Total time spent from admission to ICU until discharge from hospital

  3. Rate of ICU mortality [ Time Frame: at study completion, up to 30 days ]
    rate of mortality while admitted to ICU

  4. Rate of Delirium [ Time Frame: Once daily throughout study, on average 3-4 days ]
    Assess development of delirium through administration of CAM-ICU and RASS performed daily by nursing staff per routine care. Delirium will be considered present if CAM-ICU is positive or RASS above +1 or below -1 at anytime during study.

  5. Hospital Readmission Rate [ Time Frame: 30 days after discharge ]
    rate of hospital readmission within 30-days of discharge

Secondary Outcome Measures :
  1. ICU sleep score [ Time Frame: daily through study completion, an average of 3-4 days ]
    Assess sleep quality through administration of Richard Campbell Sleep Questionnaire (RCSQ). RCSQ is a simple and validated survey to measure sleep quality in ICU settings. RCSQ consists of a series of 8 patient reported questions covering sleep depth, sleep latency, total amount of sleep, number of awakenings, sleep quality, noise rating, light rating, and sleep quality compared to at home. All questions are to be reported on a scale of 0-100 with higher values corresponding to better sleep values.

  2. Overnight Sound Intensity Levels [ Time Frame: through study completion, an average of 3-4 days ]
    sound intensity (decibel) within patient room with be continuously recorded through SDL-600 industrial decibel monitors.

  3. Overnight Light Intensity Exposure [ Time Frame: through study completion, an average of 3-4 days ]
    amount of light patients are exposed to overnight, measured in lux, will be continuously recorded through specialized medical lux monitors.

  4. Concentration of Interleukin-6 (IL-6) and interleukin-10 (IL-10) [ Time Frame: Study Day 1 and Day 2 ]
    concentrations of IL-6 (pg/mL) and IL-10 (pg/mL), inflammatory cytokines found to play a role in circadian regulation, levels will be measured from approximately 2mL of plasma that will be collected concurrently during morning routine care lab draw.

  5. Concentration of 6-sulphatoxymelatonin (aMT6s) [ Time Frame: Study Day 1 and Day 2 ]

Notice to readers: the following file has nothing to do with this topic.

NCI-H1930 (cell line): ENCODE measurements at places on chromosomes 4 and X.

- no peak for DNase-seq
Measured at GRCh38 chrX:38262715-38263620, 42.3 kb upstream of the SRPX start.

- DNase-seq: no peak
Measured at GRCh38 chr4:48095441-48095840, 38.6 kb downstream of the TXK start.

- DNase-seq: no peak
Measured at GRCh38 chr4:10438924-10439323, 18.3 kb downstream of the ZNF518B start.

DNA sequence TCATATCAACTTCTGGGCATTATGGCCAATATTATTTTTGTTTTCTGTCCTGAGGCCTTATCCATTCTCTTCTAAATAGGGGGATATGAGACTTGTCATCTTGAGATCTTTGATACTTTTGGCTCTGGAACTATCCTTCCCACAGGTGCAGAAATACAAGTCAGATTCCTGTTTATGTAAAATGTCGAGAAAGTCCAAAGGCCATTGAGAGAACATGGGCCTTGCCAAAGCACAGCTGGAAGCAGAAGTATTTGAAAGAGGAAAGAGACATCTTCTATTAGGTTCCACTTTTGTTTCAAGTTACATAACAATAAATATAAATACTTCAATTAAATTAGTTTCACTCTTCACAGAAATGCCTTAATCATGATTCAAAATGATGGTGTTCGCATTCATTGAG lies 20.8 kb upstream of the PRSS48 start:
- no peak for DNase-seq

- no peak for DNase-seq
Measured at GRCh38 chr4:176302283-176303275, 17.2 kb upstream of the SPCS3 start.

concentrations of 6-sulphatoxymelatonin (pg/mL), the primary urine metabolite of melatonin and circadian rhythm phase marker, will be measured from left-over voided urine collected from patients prior to discard.

  6. Concentration of Lipopolysaccharide binding protein (LBP) [ Time Frame: Study Day 1 and Day 2 ]
    Levels of LBP (pg/mL), an acute phase protein that upregulates during an inflammatory physiologic state, will be measured from 2mL of blood taken concurrently with routine morning labs.

Information from the National Library of Medicine

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Ages Eligible for Study:   18 Years to 99 Years   (Adult, Older Adult)
Sexes Eligible for Study:   All
Accepts Healthy Volunteers:   No

Inclusion Criteria:

  • any adult patient admitted to the MICU with an expected length of stay of at least 3 days

Exclusion Criteria:

  • frequent overnight neurological checks or frequent peripheral vascular checks

Information from the National Library of Medicine

To learn more about this study, you or your doctor may contact the study research staff using the contact information provided by the sponsor.

Please refer to this study by its identifier (NCT number): NCT04111900

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Contact: Garth R Swanson, MD 312-563-3871

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United States, Illinois
Rush University Medical Center Recruiting
Chicago, Illinois, United States, 60612
Contact: Garth R Swanson, MD    312-942-5861   
Sponsors and Collaborators
Rush University Medical Center
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Principal Investigator: Garth R Swanson, MD Rush University Medical Center
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Responsible Party: Rush University Medical Center Identifier: NCT04111900    
Other Study ID Numbers: 16111002
First Posted: October 1, 2019    Key Record Dates
Last Update Posted: October 1, 2019
Last Verified: September 2019

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Studies a U.S. FDA-regulated Drug Product: No
Studies a U.S. FDA-regulated Device Product: No
Additional relevant MeSH terms:
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Chronobiology Disorders
Critical Illness
Neurobehavioral Manifestations
Neurologic Manifestations
Nervous System Diseases
Neurocognitive Disorders
Mental Disorders
Disease Attributes
Pathologic Processes